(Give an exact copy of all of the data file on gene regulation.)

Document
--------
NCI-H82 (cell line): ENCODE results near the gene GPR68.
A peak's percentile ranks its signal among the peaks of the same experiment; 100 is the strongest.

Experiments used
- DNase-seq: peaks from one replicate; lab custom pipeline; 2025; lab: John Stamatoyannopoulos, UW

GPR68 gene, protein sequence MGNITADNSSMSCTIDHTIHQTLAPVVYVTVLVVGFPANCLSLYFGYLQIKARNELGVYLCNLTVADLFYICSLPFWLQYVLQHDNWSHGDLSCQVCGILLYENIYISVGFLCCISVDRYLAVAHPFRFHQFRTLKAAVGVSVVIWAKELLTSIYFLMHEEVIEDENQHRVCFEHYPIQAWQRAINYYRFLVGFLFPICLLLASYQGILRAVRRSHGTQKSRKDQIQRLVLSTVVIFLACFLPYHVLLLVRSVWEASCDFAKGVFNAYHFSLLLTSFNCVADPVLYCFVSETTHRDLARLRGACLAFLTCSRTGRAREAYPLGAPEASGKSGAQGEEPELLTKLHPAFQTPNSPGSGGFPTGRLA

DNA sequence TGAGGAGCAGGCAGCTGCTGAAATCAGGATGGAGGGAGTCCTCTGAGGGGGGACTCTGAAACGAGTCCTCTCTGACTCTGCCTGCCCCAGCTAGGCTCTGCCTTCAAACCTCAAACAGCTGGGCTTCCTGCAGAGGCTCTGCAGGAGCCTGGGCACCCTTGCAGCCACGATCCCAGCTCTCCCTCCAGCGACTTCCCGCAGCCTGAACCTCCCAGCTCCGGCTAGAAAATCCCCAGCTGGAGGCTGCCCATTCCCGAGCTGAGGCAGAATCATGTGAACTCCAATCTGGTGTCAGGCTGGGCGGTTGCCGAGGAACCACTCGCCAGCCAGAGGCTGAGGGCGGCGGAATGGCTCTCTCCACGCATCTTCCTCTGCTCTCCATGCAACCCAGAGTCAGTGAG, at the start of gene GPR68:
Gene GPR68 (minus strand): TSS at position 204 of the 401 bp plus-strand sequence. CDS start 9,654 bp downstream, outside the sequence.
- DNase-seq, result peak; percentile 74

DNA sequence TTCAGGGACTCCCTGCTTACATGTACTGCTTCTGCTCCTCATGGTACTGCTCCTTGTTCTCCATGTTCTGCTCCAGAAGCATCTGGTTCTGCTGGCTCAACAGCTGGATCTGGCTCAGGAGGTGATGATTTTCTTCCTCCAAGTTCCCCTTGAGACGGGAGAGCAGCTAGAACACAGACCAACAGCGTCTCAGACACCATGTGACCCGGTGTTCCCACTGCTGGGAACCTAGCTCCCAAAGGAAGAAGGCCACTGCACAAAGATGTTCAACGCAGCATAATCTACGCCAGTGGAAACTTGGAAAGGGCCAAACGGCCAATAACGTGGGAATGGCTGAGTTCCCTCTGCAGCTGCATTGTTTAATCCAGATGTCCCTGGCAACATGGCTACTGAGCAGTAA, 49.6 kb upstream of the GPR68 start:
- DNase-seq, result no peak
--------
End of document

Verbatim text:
NCI-H82 (cell line): ENCODE results near the gene GPR68.
A peak's percentile ranks its signal among the peaks of the same experiment; 100 is the strongest.

Experiments used
- DNase-seq: peaks from one replicate; lab custom pipeline; 2025; lab: John Stamatoyannopoulos, UW

GPR68 gene, protein sequence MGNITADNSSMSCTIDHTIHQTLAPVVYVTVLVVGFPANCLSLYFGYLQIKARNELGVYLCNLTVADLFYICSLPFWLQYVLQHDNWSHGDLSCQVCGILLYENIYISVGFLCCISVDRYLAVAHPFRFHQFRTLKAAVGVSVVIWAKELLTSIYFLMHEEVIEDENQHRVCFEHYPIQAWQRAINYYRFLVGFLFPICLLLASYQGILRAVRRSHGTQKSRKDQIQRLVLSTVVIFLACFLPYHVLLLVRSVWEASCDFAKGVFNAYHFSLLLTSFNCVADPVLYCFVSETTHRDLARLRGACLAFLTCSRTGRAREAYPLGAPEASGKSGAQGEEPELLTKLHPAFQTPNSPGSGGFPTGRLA

DNA sequence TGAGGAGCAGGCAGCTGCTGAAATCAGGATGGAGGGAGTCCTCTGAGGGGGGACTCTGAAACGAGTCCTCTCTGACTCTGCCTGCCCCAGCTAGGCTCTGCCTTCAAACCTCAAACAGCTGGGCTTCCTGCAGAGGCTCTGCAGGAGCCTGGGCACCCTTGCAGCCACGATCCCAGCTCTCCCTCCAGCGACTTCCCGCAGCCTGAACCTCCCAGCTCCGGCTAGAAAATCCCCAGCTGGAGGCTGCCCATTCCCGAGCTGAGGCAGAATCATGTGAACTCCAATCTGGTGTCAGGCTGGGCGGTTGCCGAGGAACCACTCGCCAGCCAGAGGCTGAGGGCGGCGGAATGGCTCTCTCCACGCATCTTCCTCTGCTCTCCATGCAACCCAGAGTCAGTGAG, at the start of gene GPR68:
Gene GPR68 (minus strand): TSS at position 204 of the 401 bp plus-strand sequence. CDS start 9,654 bp downstream, outside the sequence.
- DNase-seq, result peak; percentile 74

DNA sequence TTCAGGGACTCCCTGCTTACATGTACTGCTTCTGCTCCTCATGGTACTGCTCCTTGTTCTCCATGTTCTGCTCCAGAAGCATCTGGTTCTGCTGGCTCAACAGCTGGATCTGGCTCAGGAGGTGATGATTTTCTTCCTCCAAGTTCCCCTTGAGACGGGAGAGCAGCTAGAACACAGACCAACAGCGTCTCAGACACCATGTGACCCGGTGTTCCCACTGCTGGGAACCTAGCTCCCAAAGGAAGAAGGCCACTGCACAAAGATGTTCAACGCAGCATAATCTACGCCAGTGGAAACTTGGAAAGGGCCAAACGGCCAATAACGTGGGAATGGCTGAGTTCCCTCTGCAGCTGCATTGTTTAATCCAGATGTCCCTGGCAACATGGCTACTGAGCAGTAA, 49.6 kb upstream of the GPR68 start:
- DNase-seq, result no peak